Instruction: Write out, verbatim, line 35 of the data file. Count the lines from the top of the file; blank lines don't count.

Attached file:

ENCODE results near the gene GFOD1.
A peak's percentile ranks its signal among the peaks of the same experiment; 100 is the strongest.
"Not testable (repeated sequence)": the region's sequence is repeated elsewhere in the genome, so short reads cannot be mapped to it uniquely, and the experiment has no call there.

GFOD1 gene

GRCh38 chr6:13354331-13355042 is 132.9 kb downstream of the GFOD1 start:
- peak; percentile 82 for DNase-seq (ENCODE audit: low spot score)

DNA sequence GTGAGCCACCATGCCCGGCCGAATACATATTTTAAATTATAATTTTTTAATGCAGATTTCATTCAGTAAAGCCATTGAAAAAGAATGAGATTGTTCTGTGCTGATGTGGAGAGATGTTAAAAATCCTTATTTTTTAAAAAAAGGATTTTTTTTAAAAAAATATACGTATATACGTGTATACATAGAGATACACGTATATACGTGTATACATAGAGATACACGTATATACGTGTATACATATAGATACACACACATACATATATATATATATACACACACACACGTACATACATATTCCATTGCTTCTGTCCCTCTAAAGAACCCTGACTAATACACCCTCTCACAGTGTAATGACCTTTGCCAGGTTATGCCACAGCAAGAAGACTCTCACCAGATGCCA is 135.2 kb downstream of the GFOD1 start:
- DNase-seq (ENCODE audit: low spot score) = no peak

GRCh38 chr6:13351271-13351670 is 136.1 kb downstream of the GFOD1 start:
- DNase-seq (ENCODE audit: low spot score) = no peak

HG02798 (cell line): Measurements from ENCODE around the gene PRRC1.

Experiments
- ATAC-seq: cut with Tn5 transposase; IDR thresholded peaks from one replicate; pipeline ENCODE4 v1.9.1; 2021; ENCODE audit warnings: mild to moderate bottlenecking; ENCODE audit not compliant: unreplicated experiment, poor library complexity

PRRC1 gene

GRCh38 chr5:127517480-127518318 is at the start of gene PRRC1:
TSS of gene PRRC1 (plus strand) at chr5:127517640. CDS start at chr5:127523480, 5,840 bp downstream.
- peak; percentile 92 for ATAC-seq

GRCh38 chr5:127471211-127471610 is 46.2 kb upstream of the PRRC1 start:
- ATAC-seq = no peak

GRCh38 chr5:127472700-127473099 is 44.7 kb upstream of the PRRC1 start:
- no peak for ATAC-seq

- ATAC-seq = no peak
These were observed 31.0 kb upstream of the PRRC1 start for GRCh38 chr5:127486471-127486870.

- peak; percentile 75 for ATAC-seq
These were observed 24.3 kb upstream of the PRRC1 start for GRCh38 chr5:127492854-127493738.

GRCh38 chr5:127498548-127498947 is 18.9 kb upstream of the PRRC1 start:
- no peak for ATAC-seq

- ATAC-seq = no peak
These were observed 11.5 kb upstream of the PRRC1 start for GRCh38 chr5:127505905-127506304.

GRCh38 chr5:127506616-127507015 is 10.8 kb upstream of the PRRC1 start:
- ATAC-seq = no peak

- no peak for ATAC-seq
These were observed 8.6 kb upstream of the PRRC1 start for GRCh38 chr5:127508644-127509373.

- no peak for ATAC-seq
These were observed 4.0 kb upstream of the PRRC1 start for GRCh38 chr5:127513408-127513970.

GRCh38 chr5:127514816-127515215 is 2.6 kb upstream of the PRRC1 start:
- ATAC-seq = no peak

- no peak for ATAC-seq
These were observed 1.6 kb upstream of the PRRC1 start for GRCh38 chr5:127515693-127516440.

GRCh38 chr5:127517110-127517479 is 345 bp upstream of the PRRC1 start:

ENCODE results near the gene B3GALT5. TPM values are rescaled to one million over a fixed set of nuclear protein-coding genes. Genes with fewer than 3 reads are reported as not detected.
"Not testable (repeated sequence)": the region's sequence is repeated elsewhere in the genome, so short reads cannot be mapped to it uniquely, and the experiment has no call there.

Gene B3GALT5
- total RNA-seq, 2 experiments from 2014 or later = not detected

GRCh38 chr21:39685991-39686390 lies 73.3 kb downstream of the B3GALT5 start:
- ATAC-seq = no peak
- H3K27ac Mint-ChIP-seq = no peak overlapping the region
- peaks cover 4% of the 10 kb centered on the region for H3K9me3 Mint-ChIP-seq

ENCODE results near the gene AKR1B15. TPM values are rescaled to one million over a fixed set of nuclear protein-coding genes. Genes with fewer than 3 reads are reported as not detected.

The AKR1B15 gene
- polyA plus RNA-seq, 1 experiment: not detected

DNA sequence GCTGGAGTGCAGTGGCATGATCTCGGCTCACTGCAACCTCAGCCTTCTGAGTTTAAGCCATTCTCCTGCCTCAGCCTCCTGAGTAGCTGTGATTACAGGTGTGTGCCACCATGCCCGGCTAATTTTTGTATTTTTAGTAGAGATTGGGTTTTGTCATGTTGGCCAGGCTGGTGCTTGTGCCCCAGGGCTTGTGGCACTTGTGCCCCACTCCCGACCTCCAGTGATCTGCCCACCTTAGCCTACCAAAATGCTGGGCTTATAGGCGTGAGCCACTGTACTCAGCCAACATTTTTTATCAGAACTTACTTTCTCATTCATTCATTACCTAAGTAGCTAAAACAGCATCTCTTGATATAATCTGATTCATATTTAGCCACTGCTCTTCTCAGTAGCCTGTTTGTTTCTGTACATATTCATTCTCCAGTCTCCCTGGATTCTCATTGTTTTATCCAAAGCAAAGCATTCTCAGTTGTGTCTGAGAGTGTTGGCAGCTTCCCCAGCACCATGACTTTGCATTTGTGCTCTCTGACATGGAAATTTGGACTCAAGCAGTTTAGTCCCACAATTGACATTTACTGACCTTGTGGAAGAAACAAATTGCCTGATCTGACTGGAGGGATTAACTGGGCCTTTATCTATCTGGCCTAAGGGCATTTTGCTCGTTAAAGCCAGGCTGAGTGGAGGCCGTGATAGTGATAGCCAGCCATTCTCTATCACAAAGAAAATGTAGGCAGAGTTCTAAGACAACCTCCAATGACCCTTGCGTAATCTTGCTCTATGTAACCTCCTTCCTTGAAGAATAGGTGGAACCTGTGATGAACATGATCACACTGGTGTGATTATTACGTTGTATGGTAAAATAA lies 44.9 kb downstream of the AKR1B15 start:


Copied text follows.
These were observed 4.0 kb upstream of the PRRC1 start for GRCh38 chr5:127513408-127513970.